Dynamic Tuning of CD4+ T cells by Tonic Signals
- Author(s): Myers, Darienne Ross
- Advisor(s): Roose, Jeroen P
- et al.
To maintain immunological tolerance and prevent autoimmunity, naïve CD4+ T cells need to be able to discriminate between self and nonself. In addition, naïve T cells need to remain quiescent and prevent spontaneous activation or differentiation, yet they also must be primed to efficiently respond when they do encounter foreign antigen. These features suggest that there must be active mechanisms to regulate the naïve state of CD4+ T cells. We have uncovered that tonic (basal) signaling pathways in peripheral CD4+ T cells dynamically maintain this primed-yet-quiescent state in three manners: transcriptional, translational, and metabolic programs.
We identified a tonic pathway involving the adapter LAT that dynamically controls a transcriptional program in naïve CD4+ T cells. LAT perturbation in T cells leads to a spontaneous Th2-biased lymphoproliferative disease. We found that LAT is critical for tonic regulation of the repressor HDAC7. Tonic signals lead to phosphorylation and cytoplasmic localization of HDAC7. Without basal LAT function, HDAC7 is dephosphorylated and resides in the nucleus, where it represses target genes such as Nur77 and Irf4. Appropriate expression of these genes is important for preventing spontaneous proliferation and differentiation of CD4+ T cells.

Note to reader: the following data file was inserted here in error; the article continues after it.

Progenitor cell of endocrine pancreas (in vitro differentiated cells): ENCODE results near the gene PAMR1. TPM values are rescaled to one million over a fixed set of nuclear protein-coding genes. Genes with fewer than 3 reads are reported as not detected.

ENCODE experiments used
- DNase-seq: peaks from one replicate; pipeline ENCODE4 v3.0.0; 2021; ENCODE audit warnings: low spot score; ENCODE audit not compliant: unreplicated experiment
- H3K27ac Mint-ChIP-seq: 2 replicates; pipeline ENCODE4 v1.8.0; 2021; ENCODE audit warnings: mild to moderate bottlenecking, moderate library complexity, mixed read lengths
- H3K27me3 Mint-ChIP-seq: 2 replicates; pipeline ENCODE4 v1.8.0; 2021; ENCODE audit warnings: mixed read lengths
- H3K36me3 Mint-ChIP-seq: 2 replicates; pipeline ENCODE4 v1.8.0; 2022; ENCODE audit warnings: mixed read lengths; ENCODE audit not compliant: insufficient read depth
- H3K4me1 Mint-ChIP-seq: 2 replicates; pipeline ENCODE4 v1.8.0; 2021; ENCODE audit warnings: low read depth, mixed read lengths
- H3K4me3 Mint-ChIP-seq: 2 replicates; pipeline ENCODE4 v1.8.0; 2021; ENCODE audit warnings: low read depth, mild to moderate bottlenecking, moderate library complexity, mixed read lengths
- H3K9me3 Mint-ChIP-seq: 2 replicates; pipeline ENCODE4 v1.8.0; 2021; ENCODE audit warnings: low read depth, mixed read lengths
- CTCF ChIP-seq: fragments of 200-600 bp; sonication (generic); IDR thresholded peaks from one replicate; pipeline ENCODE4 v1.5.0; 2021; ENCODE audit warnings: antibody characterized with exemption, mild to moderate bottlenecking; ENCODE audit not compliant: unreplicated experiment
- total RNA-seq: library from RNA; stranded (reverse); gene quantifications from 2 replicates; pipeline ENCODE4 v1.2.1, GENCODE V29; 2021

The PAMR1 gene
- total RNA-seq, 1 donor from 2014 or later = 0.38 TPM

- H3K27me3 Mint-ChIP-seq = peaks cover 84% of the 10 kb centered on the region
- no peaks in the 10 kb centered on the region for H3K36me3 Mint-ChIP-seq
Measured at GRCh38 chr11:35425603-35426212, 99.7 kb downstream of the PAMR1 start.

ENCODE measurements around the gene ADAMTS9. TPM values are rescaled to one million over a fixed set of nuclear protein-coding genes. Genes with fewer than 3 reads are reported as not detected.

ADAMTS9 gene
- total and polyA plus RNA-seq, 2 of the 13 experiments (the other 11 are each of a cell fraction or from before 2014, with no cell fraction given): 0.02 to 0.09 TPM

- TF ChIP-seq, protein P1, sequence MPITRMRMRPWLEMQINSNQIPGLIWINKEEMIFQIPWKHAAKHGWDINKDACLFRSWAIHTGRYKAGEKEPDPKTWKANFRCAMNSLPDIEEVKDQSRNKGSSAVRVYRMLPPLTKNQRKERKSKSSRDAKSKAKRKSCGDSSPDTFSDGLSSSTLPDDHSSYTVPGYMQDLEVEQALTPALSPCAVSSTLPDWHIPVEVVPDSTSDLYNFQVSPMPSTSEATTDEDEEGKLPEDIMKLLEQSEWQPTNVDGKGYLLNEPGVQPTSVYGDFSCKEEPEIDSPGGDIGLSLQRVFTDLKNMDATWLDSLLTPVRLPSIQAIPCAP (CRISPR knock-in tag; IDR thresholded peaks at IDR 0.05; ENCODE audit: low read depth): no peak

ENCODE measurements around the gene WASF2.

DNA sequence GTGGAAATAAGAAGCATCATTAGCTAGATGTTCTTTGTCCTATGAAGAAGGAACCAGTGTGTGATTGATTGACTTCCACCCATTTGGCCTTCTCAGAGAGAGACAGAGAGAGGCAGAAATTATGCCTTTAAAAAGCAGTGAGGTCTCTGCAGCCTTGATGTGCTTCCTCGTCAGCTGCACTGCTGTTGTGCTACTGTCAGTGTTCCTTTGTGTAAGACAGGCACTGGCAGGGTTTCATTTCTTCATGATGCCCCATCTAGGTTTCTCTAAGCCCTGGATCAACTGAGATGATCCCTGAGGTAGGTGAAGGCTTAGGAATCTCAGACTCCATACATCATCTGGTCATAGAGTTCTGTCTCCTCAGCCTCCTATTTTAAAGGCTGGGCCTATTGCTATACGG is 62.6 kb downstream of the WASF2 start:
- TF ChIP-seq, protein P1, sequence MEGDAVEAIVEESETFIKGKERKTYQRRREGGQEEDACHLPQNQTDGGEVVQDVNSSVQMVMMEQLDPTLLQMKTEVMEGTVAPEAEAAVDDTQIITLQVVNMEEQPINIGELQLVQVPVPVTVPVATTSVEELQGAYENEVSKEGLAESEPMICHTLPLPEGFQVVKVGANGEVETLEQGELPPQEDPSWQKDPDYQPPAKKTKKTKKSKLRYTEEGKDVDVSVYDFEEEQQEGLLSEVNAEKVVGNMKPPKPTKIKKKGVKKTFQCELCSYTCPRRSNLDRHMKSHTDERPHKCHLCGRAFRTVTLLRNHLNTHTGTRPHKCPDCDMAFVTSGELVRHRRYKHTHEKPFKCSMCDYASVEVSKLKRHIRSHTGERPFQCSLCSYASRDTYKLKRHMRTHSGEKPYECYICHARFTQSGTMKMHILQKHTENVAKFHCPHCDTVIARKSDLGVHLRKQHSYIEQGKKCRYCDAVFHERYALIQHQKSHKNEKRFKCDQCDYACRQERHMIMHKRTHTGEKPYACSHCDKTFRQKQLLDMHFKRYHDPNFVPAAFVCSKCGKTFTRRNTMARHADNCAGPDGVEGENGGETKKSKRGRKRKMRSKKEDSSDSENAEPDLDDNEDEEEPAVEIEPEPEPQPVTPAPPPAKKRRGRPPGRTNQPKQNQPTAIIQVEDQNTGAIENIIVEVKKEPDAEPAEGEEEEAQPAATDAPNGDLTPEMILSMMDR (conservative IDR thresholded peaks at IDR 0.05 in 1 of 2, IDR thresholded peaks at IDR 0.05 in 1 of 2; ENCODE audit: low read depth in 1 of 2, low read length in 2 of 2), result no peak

Second, we identified a connection between tonic Rasgrp1-mTOR signals and translational programs. CD4+ T cells with a point mutation in the Ras activator Rasgrp1, called Rasgrp1Anaef, exhibit increased basal mTOR signaling and as a result the mice develop autoimmune features. We found that Rasgrp1Anaef CD4+ T cells have an autoreactive TCR repertoire and show increased differentiation to Tfh- and Th2, with concomitant increase in Gata3 protein levels that we hypothesize is caused by increased translation. We are currently investigating what global basal translation programs are regulated by tonic Rasgrp1-mTOR signals in naïve T cells.
Additionally, we are following up on findings that tonic mTOR signals control the metabolic state of naïve T cells and allow for efficient switching of metabolic programs upon T cell activation. Overall, our results provide novel insights into the role of tonic signaling pathways in controlling naïve CD4+ T cells and how point mutations in signaling proteins can disrupt these tonic pathways, leading to perturbed immune function.